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Home Visits Fail to Identify Childhood Language Delays


 

A home visit program designed to identify early childhood language delays not only failed to spot most delayed children, but also failed to refer the vast majority of identified children for further evaluation or intervention.

The results suggest the home visitors didn't get enough training to properly screen children and that the visitors lacked the skills to communicate concerns about developmental delays to parents, according to Tracy M. King, M.D., and colleagues (J. Dev. Behav. Pediatr. 2005;26:293–303).

“This study argues for prudence in the ongoing proliferation of home visiting programs and for caution in setting expectations regarding child development outcomes,” said Dr. King of Johns Hopkins University School of Medicine, Baltimore, and her coinvestigators.

The researchers compared language delay identification rates for children enrolled in the Hawaii Healthy Start Program (304) with rates in a group of control children (209). All of the children were at high risk of developmental delay, child abuse, or neglect.

The Hawaii Healthy Start Program (HHSP) provides a regular home visitor, who teaches parents about child development, models good parental behavior, and links parents to a medical provider. The visitor also performs childhood developmental testing—including language testing—when the child is 3 years old. The control group did not receive any home visitation services.

The home visitors identified only 24% of children with severe language delay. Parents and primary care providers in the HHSP group each identified 31% of such children, while parents in the control group identified almost twice as many (56%).

The fact that parents in the control group had an increased identification rate raises the concern that the home visitors actually interfered with identification. This could be because they lack sufficient training and are giving parents false reassurance of the child's language development.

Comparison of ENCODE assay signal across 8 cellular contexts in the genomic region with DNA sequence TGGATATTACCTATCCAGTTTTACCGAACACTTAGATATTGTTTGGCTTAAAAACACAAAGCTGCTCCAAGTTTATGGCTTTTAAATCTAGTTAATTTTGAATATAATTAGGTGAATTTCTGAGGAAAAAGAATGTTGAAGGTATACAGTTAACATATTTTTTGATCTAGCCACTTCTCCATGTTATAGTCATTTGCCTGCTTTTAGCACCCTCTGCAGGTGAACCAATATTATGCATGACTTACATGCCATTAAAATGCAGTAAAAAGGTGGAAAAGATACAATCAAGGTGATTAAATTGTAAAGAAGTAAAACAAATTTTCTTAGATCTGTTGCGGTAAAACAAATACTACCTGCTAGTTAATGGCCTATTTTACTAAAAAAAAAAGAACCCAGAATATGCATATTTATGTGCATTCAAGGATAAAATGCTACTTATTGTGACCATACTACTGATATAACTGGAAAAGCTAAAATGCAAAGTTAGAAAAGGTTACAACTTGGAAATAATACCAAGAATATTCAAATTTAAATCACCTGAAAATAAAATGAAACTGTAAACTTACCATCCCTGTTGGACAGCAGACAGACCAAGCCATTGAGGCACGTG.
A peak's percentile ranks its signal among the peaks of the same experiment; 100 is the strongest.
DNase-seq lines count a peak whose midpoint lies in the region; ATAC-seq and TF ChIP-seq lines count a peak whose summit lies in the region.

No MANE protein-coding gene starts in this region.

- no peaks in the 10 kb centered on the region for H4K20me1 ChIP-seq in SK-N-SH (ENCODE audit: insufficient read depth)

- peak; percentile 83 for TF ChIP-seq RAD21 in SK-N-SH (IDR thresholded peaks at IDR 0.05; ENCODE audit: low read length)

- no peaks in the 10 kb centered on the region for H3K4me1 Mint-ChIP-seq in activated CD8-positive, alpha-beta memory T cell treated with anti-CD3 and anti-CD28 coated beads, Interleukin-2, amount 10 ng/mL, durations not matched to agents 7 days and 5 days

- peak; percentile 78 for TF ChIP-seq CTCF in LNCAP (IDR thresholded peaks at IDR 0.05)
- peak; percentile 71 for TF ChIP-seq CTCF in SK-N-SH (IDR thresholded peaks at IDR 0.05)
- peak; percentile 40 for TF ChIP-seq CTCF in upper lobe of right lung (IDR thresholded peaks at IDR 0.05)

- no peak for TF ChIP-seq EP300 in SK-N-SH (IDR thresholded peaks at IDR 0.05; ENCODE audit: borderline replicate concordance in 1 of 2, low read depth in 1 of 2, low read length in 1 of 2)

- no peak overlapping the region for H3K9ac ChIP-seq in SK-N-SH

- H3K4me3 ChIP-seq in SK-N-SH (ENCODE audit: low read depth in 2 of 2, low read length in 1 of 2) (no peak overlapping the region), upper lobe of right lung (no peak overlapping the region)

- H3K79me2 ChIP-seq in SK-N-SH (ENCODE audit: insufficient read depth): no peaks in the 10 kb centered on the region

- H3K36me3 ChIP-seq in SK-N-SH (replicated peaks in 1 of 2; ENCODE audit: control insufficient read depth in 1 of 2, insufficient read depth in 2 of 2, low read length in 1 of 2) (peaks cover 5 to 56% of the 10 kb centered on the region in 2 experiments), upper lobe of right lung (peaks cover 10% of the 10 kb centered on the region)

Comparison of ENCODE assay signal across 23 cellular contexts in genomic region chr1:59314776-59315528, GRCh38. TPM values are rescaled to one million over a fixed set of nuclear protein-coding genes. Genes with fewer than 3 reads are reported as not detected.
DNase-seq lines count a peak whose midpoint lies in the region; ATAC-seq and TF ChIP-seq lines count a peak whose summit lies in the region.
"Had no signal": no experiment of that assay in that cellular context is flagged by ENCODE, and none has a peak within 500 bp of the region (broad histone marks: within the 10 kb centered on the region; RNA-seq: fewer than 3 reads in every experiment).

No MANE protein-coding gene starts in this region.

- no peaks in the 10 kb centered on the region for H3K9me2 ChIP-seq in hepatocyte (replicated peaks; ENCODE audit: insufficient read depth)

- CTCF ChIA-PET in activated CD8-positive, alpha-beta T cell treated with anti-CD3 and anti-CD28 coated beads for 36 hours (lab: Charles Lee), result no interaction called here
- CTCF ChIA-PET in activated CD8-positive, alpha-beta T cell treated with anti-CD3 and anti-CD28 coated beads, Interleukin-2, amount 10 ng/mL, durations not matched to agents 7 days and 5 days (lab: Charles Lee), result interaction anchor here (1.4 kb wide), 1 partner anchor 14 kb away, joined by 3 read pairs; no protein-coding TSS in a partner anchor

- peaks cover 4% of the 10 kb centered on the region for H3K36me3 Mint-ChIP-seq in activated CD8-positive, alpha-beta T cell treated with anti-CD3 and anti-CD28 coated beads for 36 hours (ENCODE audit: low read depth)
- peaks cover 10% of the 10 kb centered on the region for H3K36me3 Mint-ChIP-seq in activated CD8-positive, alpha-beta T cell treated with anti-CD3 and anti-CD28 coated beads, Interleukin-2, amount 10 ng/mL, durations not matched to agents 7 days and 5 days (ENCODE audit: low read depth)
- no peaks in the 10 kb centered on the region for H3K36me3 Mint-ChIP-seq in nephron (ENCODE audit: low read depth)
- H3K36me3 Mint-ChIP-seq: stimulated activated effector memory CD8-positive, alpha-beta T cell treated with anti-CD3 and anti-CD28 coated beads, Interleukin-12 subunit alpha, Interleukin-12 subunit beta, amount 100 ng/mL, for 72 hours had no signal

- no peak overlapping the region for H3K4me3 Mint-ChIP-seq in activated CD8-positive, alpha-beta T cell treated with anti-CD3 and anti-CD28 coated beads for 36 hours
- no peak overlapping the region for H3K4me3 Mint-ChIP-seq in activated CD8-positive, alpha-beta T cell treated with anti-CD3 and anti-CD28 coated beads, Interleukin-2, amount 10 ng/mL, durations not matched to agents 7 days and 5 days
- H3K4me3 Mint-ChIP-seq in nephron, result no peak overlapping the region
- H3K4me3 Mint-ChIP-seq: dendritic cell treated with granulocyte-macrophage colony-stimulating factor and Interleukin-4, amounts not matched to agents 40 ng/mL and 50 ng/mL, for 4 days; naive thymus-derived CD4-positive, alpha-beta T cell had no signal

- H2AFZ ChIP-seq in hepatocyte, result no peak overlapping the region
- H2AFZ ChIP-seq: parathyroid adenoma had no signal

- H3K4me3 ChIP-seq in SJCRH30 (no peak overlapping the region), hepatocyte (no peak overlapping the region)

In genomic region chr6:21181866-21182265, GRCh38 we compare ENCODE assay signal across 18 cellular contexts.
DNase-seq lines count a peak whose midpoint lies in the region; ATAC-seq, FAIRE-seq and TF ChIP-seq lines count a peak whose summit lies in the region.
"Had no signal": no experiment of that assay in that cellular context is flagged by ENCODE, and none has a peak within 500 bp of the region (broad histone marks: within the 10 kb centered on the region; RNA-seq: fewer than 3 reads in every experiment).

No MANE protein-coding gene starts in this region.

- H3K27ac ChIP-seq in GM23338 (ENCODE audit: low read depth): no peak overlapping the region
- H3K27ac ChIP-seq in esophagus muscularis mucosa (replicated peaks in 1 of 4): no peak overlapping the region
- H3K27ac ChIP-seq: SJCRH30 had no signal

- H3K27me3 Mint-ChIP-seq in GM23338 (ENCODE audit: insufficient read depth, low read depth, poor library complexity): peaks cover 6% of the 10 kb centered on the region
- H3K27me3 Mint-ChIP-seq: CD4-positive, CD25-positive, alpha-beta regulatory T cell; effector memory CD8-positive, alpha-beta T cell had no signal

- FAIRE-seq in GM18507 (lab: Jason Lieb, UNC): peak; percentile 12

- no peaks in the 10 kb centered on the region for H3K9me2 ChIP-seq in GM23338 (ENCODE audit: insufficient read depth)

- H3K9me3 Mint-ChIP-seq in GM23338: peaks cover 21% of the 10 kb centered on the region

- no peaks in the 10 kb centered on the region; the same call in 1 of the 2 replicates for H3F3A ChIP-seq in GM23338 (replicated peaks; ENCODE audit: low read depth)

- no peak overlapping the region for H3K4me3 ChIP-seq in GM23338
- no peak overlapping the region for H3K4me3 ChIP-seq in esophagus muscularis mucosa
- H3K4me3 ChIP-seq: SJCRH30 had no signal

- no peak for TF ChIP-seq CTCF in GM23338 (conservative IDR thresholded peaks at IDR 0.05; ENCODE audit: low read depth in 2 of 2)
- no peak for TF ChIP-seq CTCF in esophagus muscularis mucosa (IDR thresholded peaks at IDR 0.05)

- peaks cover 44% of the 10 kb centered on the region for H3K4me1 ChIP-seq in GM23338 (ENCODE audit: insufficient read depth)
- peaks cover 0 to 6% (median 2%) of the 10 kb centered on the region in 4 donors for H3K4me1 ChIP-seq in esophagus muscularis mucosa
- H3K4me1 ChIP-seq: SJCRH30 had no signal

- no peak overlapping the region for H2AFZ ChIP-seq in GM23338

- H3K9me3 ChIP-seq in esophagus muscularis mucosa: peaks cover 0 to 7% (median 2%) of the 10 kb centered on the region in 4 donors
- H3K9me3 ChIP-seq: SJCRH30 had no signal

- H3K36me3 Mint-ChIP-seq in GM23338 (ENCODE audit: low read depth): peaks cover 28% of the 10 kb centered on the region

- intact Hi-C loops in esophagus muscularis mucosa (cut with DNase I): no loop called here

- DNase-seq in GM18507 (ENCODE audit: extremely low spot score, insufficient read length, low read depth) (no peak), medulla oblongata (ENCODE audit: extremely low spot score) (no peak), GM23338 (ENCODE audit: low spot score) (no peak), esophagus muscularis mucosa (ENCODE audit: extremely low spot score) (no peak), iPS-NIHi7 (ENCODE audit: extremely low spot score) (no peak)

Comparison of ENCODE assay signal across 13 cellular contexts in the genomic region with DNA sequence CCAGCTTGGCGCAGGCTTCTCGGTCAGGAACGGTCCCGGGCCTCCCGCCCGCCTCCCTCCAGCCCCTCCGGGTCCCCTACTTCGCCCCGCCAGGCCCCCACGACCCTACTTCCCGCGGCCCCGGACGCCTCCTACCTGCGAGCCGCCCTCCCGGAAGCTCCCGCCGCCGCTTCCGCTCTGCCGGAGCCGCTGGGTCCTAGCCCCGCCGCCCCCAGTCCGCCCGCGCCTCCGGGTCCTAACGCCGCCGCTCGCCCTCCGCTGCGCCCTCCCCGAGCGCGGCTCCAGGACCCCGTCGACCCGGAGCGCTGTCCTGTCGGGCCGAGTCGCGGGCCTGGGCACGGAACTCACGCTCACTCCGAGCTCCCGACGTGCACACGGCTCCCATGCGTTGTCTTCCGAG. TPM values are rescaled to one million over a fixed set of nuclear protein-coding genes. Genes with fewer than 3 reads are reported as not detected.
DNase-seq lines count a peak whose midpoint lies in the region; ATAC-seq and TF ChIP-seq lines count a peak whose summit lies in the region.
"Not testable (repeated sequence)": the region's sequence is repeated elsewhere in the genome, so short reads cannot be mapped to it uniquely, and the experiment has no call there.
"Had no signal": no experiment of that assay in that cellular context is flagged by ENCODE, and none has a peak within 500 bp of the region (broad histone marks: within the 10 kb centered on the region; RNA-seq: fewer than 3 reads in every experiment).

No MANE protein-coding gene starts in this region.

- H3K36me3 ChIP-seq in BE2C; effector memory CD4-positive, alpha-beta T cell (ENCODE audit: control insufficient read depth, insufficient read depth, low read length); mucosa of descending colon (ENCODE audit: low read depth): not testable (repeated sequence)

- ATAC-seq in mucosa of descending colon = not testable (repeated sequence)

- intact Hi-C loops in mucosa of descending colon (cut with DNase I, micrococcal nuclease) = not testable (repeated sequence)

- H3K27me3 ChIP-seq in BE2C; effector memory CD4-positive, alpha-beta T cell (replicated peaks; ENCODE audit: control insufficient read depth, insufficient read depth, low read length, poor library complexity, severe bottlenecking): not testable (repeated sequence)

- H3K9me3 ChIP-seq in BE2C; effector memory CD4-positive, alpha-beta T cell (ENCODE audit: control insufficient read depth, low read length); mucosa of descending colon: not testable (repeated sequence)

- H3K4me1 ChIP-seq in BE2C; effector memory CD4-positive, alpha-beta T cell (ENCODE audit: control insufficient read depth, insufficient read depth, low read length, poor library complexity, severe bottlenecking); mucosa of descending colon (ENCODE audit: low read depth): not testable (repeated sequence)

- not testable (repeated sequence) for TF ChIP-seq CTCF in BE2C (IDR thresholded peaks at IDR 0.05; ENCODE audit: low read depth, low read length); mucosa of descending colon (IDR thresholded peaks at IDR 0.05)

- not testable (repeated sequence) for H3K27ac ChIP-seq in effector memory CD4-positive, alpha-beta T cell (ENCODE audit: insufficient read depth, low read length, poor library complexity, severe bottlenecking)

Among children with any language delay, home visits identified 17%. Parents and primary care providers also did poorly in this group, identifying 26% and 24%, respectively. Parents in the control group identified 20% of children with any language delay and primary care providers, 25%.

Particularly concerning were the low referral rates after children were identified, the investigators said. Among the 72 children identified as having delays, only 2 were referred to their primary care provider, and none were referred to local early intervention programs.

Poor parental identification rates could be related to the high-risk communities in which the families lived, the investigators said. “It may be that language delays have become so prevalent in certain at-risk communities that it is no longer possible for parents to make accurate assessments of their child's development based on comparisons with the child's peers.”

Poor home visitor and medical provider identification rates probably are due to inadequate training in child development, they said.

In an accompanying editorial, Shirley Russ, M.D., and Neal Halfon, M.D., said identification rates could be improved by using trained nurses as home visitors. Similar programs employing nurses have higher family retention rates and much better identification and referral rates (J. Dev. Behav. Pediatr. 2005;26:304–5).

“Professional nurses would be more likely to have knowledge of early childhood systems and resources in the community and would also have had more training in communicating about health and development issues to parents,” said Dr. Russ and Dr. Halfon of the University of California, Los Angeles.

Dr. King and colleagues replied in a second commentary that unfortunately visiting nurse programs are costly and difficult to staff in areas such as Hawaii, which is experiencing a serious nursing shortage (J. Dev. Behav. Pediatr. 2005;26:307).

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